Burke says she wasn't involved in Trek dispute
- Article by: SCOTT BAUER
- Associated Press
- October 20, 2013 - 12:35 PM
MADISON, Wis. — Democratic gubernatorial candidate Mary Burke cites jobs she helped create at her family's bicycle company as a prime reason Wisconsin voters should trust her, rather than Republican Gov. Scott Walker, with the state's economy. Company leaders, however, previously credited Trek Bicycle Corp.'s relationship with now-disgraced Tour de France winner Lance Armstrong with a sales spike during the early 2000s.
Burke's claims also raise the question of what she knew about the company's efforts to muffle accusations, later proven true, that Armstrong used performance enhancing drugs. As Armstrong rode Trek bikes to victory in seven straight Tour de France appearances, Trek benefited from what was known as "The Lance Effect" and became the nation's top-selling bike manufacturer and a Wisconsin success story.
Burke is trying to capitalize on that good will in her campaign. In her announcement video, Burke stands in what appears to be a bike repair shop talking about the company her father founded "in a barn in Waterloo" in 1976.
"Helping to turn my family's business into a global company has been a big part of my life," Burke said in the video. "Now I'd like to help make our great state of Wisconsin even better as your governor."
Burke spent two different periods working at Trek. She served as its European operations director from 1990 to 1993, "growing the business from the ground up in seven European countries," according to her official biography. Burke told The Associated Press in a recent interview that work led to more jobs for the company back in Wisconsin.
Burke left briefly to work for a bicycling trade organization but returned to Trek in 1995, working for the next nine years as director of strategic planning and forecasting. She said that work, which she did in Wisconsin, involved analyzing markets, aligning manufacturing schedules with anticipated sales and managing the supply and inventory of Trek products to make the company more efficient, and ultimately, more profitable.
She was at the company in 1998 when it signed Armstrong, who was recovering from testicular cancer. His string of seven Tour de France victories began the next year.
Trek executives credited "The Lance Factor" with reviving interest in cycling and boosting sales in 2005 interviews with the AP. The company was doing a major expansion at its Waterloo headquarters and producing more than 1 million bikes per year at the time.
Greg LeMond, the first American to win the Tour de France in 1986, also had a licensing deal with Trek. He began speaking out about doping in cycling in 2001 and testified in 2005 that Burke's brother, Trek CEO John Burke, asserted "intense pressure" on him to retract any statements that questioned Armstrong's credibility when it came to drugs. Trek settled a 2008 lawsuit filed by LeMond in 2010.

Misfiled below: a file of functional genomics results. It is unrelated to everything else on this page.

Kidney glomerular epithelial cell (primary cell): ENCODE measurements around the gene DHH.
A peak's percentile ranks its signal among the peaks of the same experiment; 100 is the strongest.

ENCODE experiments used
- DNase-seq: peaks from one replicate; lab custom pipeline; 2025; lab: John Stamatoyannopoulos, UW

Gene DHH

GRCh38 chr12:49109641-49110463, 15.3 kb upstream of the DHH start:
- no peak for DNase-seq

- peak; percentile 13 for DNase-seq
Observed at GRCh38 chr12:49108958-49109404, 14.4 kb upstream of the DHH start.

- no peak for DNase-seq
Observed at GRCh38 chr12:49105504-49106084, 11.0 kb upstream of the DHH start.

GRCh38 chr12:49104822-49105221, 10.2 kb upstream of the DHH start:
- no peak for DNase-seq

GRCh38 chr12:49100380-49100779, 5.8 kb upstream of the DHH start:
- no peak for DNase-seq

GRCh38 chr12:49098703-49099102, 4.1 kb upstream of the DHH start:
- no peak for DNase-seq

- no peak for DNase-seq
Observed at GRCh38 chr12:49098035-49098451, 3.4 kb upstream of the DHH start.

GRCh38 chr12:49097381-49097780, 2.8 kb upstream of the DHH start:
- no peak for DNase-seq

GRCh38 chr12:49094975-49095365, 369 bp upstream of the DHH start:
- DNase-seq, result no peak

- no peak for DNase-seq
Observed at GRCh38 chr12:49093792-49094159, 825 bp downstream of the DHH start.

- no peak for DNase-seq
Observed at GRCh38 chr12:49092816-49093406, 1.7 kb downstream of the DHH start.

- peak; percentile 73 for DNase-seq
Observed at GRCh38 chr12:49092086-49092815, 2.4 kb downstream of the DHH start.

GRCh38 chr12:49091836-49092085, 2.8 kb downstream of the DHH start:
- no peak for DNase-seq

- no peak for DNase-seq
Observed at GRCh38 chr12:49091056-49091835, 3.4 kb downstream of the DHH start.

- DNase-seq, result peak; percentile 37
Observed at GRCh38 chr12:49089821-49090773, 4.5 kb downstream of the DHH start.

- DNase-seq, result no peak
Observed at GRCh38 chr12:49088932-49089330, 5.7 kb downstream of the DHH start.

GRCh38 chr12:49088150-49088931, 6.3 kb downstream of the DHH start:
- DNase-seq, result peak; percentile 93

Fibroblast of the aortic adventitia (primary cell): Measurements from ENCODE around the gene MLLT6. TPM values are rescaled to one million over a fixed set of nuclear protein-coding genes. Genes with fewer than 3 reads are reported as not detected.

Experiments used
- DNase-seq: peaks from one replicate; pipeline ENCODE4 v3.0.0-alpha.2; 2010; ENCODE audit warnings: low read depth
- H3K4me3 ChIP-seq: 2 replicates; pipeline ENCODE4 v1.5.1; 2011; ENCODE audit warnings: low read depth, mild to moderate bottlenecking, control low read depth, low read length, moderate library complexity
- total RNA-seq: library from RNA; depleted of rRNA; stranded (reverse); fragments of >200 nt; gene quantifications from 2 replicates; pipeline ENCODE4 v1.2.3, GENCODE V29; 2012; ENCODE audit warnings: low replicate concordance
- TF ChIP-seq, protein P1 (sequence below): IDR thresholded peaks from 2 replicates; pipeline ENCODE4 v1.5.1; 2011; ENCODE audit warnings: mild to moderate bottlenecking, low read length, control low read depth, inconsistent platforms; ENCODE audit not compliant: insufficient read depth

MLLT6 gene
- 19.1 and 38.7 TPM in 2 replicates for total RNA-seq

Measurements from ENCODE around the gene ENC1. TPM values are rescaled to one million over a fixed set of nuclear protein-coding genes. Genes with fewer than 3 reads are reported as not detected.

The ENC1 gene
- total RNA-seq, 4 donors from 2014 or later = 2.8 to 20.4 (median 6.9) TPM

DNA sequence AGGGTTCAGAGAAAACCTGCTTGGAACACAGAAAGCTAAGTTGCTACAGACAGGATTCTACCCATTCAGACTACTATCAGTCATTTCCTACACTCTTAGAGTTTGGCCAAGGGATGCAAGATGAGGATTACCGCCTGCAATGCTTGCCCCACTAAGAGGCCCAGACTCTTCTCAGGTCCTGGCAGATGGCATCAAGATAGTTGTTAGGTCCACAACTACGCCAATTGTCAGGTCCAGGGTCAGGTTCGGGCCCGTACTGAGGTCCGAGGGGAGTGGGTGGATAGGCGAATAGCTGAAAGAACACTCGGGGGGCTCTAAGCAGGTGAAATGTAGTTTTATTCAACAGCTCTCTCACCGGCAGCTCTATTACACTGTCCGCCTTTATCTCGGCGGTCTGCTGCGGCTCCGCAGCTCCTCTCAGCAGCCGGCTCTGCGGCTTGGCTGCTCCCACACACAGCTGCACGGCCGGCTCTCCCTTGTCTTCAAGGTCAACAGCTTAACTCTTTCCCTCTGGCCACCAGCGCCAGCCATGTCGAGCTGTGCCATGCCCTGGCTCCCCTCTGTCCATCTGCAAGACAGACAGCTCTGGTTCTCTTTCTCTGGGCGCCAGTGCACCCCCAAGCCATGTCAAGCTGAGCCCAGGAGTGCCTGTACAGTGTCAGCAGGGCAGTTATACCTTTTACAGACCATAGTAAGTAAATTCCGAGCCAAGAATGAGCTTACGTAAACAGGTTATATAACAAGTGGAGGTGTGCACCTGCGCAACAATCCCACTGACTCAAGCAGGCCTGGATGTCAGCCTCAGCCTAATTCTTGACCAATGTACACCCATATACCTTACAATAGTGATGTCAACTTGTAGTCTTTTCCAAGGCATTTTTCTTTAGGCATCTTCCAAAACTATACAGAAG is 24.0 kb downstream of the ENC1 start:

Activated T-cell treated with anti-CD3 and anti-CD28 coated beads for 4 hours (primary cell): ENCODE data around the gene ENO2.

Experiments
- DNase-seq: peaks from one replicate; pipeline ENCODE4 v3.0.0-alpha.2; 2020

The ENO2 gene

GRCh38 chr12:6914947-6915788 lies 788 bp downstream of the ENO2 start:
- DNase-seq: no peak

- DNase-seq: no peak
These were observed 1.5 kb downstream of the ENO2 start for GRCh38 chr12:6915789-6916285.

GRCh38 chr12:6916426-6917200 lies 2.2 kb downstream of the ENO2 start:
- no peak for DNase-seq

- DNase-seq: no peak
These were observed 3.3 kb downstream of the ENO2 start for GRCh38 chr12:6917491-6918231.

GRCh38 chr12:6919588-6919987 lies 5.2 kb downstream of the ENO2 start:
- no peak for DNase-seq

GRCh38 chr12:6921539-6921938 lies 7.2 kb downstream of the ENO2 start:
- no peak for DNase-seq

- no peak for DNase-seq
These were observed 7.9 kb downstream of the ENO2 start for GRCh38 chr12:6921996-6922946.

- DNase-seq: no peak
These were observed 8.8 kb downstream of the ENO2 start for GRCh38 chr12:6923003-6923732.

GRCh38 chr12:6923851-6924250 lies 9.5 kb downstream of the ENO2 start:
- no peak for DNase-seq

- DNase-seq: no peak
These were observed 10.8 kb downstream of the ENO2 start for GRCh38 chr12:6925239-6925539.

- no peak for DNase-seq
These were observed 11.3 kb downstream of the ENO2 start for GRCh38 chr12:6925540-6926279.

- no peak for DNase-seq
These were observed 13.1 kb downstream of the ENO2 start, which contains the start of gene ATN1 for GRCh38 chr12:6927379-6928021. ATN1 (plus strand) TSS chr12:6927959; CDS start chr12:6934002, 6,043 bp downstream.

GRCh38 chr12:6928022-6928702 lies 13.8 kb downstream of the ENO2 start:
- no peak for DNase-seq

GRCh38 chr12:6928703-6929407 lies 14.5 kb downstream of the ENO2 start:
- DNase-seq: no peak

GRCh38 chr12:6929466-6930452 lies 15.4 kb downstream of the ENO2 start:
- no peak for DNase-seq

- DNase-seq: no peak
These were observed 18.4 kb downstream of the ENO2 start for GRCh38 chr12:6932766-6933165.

Burke, and a Trek company spokeswoman, said she had no involvement in Trek's handling of LeMond's allegations.
"I just don't know a lot about the specifics of it," she said of Trek's well-publicized dispute with LeMond. "I wasn't involved. It just wasn't a part of my job at all."
Court records from lawsuits LeMond and Trek filed against one another support her statement. They don't mention Mary Burke, and Minneapolis attorney Chris Madel, who represented LeMond in his lawsuit against Trek, said Mary Burke was not deposed and he does not recall her being a part of the litigation.
It's not surprising that Mary Burke wouldn't have been involved with the Armstrong and LeMond feud, said Patrick Brady, publisher of the cycling website Red Kite Prayer. She served an entirely different role than her brother, he said.
"It was pretty much a tete-a-tete at the top of the company," Brady said. "If I had been working at the company at the time, I would have done everything I could to dodge it. ... It was an ugly episode for American cycling."
Trek rejected a request to speak to John Burke about what Mary Burke's job did entail during the LeMond dispute. A Trek spokeswoman said John Burke was unavailable due to business commitments and that Mary Burke was not involved in the LeMond dispute.
Trek stood by Armstrong until the U.S. Anti-Doping Agency released evidence of Armstrong's drug use in October 2012, stripped him of his Tour titles and banned him from professional cycling for life. In January, Armstrong admitted using performance-enhancing drugs during his Tour wins.
© 2013 Star Tribune